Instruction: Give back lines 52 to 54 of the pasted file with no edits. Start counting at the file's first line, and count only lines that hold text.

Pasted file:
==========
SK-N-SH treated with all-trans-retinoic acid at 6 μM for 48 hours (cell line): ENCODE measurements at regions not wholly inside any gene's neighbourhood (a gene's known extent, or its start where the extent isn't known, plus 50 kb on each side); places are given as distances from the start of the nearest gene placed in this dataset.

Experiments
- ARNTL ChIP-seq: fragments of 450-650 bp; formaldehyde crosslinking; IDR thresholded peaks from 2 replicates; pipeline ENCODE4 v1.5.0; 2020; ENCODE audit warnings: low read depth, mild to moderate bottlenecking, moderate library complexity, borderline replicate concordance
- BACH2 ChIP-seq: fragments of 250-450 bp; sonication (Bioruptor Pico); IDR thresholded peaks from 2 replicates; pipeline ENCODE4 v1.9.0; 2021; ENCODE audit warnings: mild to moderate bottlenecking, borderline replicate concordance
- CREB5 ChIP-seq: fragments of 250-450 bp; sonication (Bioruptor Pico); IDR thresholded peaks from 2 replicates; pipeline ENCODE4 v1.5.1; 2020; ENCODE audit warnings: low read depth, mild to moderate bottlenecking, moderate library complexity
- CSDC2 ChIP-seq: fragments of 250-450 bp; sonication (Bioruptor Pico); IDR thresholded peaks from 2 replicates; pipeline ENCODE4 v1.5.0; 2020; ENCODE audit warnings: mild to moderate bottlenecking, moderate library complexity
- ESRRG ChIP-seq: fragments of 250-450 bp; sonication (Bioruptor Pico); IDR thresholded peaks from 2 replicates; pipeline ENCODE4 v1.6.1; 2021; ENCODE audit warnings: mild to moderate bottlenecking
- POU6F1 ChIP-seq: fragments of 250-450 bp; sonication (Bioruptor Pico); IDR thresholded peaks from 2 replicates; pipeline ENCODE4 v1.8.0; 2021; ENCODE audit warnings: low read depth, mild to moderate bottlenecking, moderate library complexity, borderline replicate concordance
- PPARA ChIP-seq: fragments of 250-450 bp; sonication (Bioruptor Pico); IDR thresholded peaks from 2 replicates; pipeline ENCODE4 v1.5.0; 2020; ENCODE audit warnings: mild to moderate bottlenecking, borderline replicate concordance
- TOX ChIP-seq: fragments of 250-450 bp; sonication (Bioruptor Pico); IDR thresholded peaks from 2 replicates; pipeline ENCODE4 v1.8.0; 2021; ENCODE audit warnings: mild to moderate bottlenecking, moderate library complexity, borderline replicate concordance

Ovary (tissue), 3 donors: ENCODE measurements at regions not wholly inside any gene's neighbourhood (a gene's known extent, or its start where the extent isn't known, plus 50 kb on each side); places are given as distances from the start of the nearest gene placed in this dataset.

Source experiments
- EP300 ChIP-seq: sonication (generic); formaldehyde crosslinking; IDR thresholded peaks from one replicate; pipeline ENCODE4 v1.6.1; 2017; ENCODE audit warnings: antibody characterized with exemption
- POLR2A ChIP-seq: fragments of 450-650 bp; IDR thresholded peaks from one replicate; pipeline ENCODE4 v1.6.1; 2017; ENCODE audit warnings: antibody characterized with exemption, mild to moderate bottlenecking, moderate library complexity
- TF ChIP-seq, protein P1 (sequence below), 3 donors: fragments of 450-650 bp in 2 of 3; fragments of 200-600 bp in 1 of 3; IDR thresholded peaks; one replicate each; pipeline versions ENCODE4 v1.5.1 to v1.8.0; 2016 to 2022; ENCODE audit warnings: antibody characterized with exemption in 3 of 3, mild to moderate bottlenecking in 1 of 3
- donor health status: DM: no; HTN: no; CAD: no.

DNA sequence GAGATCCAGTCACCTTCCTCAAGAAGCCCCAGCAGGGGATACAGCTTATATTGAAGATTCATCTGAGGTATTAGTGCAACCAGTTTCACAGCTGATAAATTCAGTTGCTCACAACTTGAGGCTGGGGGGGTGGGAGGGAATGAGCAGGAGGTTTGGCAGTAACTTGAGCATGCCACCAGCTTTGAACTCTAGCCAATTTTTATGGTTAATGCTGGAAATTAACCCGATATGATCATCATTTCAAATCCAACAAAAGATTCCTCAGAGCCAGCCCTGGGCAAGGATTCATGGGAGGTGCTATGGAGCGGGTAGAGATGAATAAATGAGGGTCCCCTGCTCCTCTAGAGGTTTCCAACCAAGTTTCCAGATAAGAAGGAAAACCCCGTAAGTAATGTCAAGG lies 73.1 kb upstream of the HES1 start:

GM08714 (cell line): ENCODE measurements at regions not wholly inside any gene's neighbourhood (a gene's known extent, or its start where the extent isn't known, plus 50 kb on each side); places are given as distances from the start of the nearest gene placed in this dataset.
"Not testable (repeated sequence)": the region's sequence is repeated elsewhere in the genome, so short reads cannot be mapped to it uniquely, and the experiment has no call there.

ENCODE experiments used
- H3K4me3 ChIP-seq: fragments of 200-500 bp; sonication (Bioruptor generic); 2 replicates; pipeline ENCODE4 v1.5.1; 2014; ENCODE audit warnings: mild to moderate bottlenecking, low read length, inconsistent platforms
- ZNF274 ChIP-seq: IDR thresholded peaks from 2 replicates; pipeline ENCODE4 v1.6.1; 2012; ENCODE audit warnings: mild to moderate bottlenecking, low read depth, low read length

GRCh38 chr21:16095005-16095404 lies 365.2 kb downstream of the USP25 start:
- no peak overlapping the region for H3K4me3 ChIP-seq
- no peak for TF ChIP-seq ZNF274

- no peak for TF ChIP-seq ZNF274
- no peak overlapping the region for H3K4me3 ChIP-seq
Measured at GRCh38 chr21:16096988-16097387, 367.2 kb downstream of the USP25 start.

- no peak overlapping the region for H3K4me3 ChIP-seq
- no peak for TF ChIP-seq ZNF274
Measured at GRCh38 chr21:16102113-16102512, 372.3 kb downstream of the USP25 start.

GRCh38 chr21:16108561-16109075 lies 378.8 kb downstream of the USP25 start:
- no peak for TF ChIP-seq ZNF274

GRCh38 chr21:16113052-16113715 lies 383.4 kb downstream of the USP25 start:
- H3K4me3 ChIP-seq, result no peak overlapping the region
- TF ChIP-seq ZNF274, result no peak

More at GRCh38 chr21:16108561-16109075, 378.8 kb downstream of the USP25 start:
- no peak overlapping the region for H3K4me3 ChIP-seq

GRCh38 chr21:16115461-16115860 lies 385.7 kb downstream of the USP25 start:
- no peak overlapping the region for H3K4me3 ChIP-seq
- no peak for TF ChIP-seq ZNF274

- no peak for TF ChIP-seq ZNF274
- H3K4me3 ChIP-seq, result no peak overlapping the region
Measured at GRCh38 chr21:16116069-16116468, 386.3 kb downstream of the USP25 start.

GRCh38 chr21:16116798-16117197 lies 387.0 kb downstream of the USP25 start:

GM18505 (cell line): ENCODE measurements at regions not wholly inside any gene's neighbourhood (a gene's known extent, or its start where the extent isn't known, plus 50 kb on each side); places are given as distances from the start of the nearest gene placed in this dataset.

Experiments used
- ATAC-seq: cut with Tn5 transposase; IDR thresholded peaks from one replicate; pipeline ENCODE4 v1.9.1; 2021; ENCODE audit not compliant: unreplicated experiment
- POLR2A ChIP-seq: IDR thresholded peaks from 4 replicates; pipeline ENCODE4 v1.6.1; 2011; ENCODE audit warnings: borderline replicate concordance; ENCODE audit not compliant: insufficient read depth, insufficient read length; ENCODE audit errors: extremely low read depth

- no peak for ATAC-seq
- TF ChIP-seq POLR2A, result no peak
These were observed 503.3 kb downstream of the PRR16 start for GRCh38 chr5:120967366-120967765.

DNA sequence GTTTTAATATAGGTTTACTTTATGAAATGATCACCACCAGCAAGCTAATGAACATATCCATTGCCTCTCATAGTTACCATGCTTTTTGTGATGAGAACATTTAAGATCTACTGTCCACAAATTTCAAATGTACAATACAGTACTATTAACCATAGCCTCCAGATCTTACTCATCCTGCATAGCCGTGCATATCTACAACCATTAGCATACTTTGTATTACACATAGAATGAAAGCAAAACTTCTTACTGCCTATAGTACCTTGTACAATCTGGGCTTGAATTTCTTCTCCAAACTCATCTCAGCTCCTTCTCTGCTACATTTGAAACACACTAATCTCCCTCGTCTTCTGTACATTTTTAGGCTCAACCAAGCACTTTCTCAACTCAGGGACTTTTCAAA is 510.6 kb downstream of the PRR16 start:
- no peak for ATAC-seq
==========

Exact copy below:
These were observed 503.3 kb downstream of the PRR16 start for GRCh38 chr5:120967366-120967765.

DNA sequence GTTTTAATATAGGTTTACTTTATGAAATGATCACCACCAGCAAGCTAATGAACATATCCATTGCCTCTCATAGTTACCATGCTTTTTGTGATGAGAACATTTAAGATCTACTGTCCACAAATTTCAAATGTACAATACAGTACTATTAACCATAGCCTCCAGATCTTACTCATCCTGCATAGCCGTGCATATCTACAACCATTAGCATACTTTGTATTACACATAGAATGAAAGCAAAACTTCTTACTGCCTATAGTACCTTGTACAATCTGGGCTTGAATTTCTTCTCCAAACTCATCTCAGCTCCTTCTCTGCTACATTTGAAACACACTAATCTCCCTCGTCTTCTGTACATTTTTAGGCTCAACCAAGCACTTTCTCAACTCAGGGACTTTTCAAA is 510.6 kb downstream of the PRR16 start:
- no peak for ATAC-seq